Malauulu voices her appreciation to all of her supporters who helped her with a successful campaign at El Torito in Long Beach on the night of her vote watching party, Tuesday April 12.
Malauulu voices her appreciation to all of her supporters who helped her with a successful campaign at El Torito in Long Beach on the night of her vote watching party, Tuesday April 12.

Story and Photo By Kelli Reynolds/Staff Writer/@Kellidelrae

After a diligent campaign, Vivian Malauulu, a part-time journalism professor and longshore worker for the Long Beach and Los Angeles ports, was elected for the Board of Trustees Area 2 seat Tuesday, April 12, defeating incumbent Irma Archuleta, Malauulu was able to pave her own way, raising more than twice the money than Archuleta.
Malauulu led Archuleta with 59.4 percent of the vote, according to unofficial results posted by the City Clerk. The tally was 2,794 votes for Malauulu and 1,910 for Archuleta.
Malauulu credited her political consultant and strategist, George Urch, with guidance through the political process at all levels.
Archuleta said, “The area I work in is low-income and the people can’t become engaged in the process as easily, and the decisions made at the local level typically have a greater impact than at the national level.”
“She’s a people person who is very good at communicating, who ran a very grassroots campaign going door to door, neighbor to neighbor. She had a very broad-base support group behind her, led by the part-time and full-time faculty associations who worked very hard on the campaign,” said Urch.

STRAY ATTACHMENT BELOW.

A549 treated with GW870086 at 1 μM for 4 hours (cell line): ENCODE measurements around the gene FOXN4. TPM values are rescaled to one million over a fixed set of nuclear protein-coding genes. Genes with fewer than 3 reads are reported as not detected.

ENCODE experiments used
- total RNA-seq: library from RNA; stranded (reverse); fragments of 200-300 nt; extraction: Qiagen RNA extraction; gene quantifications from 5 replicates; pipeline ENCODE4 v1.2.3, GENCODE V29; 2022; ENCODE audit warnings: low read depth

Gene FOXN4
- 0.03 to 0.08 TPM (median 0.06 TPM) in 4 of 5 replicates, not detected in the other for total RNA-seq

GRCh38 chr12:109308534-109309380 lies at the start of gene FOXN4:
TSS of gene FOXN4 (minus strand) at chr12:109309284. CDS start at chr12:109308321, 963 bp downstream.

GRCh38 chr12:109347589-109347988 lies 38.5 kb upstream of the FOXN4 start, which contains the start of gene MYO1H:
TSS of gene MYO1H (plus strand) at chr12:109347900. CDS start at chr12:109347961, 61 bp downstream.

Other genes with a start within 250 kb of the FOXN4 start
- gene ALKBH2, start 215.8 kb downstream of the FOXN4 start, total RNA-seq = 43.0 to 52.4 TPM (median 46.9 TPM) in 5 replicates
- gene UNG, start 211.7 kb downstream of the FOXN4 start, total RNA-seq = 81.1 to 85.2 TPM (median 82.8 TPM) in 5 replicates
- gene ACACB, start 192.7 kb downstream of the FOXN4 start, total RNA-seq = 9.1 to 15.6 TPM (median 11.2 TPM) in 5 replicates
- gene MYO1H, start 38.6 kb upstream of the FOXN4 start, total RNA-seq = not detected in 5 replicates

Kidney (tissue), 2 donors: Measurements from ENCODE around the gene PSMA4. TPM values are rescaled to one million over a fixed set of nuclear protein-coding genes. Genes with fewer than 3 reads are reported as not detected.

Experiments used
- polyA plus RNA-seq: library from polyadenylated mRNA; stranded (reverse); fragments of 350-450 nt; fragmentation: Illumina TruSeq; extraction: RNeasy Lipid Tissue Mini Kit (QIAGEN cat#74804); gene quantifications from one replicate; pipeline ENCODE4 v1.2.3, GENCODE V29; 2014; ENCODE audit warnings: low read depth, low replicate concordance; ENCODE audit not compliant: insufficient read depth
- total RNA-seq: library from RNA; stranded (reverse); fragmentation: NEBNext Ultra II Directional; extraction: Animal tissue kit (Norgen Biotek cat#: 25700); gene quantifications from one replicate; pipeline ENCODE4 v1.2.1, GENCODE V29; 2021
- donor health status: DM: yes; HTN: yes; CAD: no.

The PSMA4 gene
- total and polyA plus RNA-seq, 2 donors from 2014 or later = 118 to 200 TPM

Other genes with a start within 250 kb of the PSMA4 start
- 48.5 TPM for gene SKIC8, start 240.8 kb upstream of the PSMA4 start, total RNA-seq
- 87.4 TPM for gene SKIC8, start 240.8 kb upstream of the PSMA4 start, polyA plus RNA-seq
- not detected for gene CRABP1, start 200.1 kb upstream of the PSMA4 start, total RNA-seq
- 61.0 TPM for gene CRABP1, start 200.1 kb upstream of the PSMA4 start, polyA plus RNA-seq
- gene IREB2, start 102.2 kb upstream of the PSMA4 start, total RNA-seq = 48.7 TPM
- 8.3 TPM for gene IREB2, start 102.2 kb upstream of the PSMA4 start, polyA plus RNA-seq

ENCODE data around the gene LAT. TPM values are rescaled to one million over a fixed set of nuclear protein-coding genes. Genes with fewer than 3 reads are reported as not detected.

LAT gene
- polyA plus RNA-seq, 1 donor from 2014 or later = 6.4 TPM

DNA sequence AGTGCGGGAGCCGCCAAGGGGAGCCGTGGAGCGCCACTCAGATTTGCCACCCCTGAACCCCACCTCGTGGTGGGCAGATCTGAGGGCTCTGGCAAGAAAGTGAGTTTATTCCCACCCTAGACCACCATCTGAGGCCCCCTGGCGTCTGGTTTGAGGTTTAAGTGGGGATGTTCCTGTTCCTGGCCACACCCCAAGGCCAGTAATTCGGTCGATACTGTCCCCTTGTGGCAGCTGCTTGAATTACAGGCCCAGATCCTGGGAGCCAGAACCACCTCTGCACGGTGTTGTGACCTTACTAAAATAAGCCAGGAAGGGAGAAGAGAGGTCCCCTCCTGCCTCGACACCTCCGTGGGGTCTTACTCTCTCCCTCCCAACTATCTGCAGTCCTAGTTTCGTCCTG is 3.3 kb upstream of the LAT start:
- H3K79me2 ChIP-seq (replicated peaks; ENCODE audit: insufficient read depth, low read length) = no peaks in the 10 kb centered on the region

Malauulu said in an email, the pressure of Urch’s perfect electoral record gave her a lot of the motivation to work so hard on her campaign.
Malauulu gained many endorsements from developing relationships with community leaders, neighborhood groups, labor unions and prominent elected officials. She secured support from the Los Angeles County Democratic Party and the Los Angeles County Federation of Labor, as well as Latinas Lead California, a non-partisan organization that raises campaign contributions specifically to assist Latinas running for public office.
“A lot of people reached out to me after the appointment in 2014, and told me that if I decided to run, that they would pledge their support to me,” Malauulu said of Archuleta’s controversial appointment to replace Trustee Roberto Uranga, who was elected to the Long Beach City Council.
Former LBCC Dean Felton Williams, board president of the Long Beach Unified School District, was one of many elected officials to endorse Malauulu.
“I think we have the same philosophy about kids and education and that is that all kids in the district be treated fairly and equitably across the board,” Williams said.
At the party, DeAndray Griffith, 38, a chemistry major, said, “One thing that I noticed about her is that she is very personal. I don’t know if that will translate into her efficiency on the board, but I really do hope that it does.”
When talking about the low voter turnout Archuleta said, “As a candidate, we work really hard and it breaks my heart that people don’t vote. It is important to educate the people about organizations and the political process.” Malauulu said her proudest moment in the election was “having my family by my side the entire time from beginning to end.”
Malauulu takes office July 26, and will resign her post as a teacher at the college to avoid a conflict of interest.